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Leone Kraus compiled some video sites' terms and recommendations for careful posting. (Credit: Bilerico)

In light of last year’s suicide of Rutgers University student Tyler Clementi, Leone Kraus blogged on LGBTQ blog Bilerico about ethics on social media sites like YouTube.

Clementi drowned in the Hudson River after his roommate activated a webcam in their room and “secretly streamed over the Internet his intimate encounter with another man,” the New York Times reported.

Clementi’s roommate, Dharun Ravi, reportedly tweeted to his followers that if they iChatted him at a certain time, they’d see Clementi with another man. Clementi wrote on Facebook that he was “jumping off the gw bridge sorry.” Ravi reportedly used Molly Wei’s computer to turn on the webcam. Ravi and Wei, both Rutgers students at the time, have been charged with invasion of privacy, according to the Associated Press.

Kraus commented that she “was shocked at the irresponsible and callous actions of Dharun Ravi and Molly Wei” and wondered if anyone criticized their actions at the time.  Kraus went on :

“As a culture, we have become so used to sharing anything and everything that it seems we’ve forgotten to draw boundaries around what is private, and what is decent. It seems that our technology has gotten ahead of us, and our culture has yet to catch up. Where people’s personal sense of decency fails, there is no agreed upon standard of etiquette or ethics to fall back upon.”

Kraus highlighted several streaming video websites and their recommended policies for posting on the site.

YouTube, for example, advises “keep your private stuff private” and not posting identifying information.  Also, YouTube recommends users set their uploads to private.  “Being mean hurts just as much online as off,” YouTube said in its video on careful YouTube use.

Skype features “etiquette” guidelines which include not to “harass, threaten, embarrass, or do anything else to another Skype user that is unwanted.”

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Kraus criticized live video broadcasting service Justin.tv for not including any guidelines about not “harming others on the channel,” but the site did recommend being honest and careful.

Another video streaming service, UStream, requires users not to upload any thing “inappropriate,” “indecent, obscene, pornographic, defamatory, libelous, harassing, threatening, abusive, hateful, or violent,” “fraudulent, false, deceptive or misleading” information.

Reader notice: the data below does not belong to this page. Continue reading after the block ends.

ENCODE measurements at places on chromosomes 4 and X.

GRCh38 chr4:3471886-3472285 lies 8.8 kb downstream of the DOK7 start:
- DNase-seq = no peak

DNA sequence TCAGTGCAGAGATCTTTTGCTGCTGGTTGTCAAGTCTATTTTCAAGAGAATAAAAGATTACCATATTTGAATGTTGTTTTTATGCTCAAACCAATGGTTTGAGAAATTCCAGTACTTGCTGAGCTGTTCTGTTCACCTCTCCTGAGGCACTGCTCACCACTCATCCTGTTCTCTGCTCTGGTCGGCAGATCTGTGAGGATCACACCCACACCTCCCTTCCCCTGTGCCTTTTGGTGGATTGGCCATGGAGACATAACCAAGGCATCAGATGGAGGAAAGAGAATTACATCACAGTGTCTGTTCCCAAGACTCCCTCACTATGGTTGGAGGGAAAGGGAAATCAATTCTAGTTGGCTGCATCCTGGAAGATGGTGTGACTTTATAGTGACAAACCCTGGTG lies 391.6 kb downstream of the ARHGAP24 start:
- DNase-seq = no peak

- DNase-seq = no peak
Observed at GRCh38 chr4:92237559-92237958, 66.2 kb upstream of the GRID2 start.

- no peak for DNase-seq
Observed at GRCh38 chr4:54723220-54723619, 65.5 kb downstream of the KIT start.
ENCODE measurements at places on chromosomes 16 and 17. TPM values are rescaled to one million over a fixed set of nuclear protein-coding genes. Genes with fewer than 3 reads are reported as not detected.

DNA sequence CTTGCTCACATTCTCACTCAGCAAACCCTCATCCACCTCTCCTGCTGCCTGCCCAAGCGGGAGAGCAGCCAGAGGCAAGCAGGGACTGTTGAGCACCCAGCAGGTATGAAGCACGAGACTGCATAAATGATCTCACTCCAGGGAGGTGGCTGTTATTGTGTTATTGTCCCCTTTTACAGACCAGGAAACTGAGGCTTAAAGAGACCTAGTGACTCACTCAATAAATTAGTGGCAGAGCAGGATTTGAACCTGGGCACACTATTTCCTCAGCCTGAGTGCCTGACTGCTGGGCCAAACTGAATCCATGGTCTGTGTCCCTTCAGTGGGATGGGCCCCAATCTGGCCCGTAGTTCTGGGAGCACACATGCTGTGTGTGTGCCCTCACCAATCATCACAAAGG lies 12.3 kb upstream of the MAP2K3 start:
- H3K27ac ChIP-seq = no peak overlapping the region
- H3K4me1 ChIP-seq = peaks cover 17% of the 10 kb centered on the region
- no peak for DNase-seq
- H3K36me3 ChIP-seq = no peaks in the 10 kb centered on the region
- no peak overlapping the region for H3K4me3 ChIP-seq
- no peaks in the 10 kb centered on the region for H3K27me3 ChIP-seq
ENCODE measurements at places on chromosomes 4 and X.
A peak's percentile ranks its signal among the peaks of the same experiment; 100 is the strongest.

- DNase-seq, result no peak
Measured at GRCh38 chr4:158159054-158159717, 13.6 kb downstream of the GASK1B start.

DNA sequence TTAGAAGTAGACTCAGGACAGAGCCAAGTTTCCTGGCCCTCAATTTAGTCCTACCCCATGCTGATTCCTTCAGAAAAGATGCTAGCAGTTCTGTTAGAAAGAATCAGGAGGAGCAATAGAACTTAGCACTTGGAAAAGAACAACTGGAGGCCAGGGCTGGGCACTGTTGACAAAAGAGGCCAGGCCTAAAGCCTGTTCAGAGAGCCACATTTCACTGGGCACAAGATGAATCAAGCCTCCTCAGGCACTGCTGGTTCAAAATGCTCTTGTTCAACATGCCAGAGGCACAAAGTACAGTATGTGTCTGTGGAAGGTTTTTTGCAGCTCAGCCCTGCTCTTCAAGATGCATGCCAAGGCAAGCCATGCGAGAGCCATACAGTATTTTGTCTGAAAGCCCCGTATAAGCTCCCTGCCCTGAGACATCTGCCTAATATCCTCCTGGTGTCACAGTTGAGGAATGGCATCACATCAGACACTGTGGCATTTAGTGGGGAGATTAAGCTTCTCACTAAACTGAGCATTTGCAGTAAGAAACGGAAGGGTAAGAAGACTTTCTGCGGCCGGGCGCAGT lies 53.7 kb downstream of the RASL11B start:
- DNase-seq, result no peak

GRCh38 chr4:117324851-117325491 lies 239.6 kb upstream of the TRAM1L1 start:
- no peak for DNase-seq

Kraus, however, questioned how many readers actually check out the guidelines and “whose responsibility it is” to advocate responsible use of social media outlets.  See Kraus’s full post here.

iMediaEthics adds Facebook’s terms, which call on its users to not “bully, intimidate, or harass” users, post any “hateful, threatening, or pornographic” content.   Facebook also features a section about “protecting other people’s rights,” but it mostly deals with respecting other people’s copyright rights.

Twitter’s terms don’t necessarily advise against posting content, but does nullify any responsibility of Twitter for such content, warning that “You may be exposed to Content that might be offensive, harmful, inaccurate or otherwise inappropriate, or in some cases, postings that have been mislabeled or are otherwise deceptive.”

Tumblr’s terms go a little farther, asking users not to post anything that breaches the privacy or copyright of others. It goes on to tell users not to publish anything “libelous, defamatory, abusive, threatening, harassing, hateful, offensive or otherwise violates any law or right of any third party.”

Video sharing site Vimeo’s“community standards and conduct policy” is fairly detailed and tells its users not to post content that is illegal, harassing, obscene, or libelous.  Terms for Apple’s iChat mirror that of Vimeo, with both saying that unacceptable content includes material that is

  • “harmful,
  • “threatening,
  • “abusive”
  • an invasion of privacy.
  • “hateful, or racially, ethnically or otherwise objectionable”
  • cruel to animals
  • misrepresentative and so forth.

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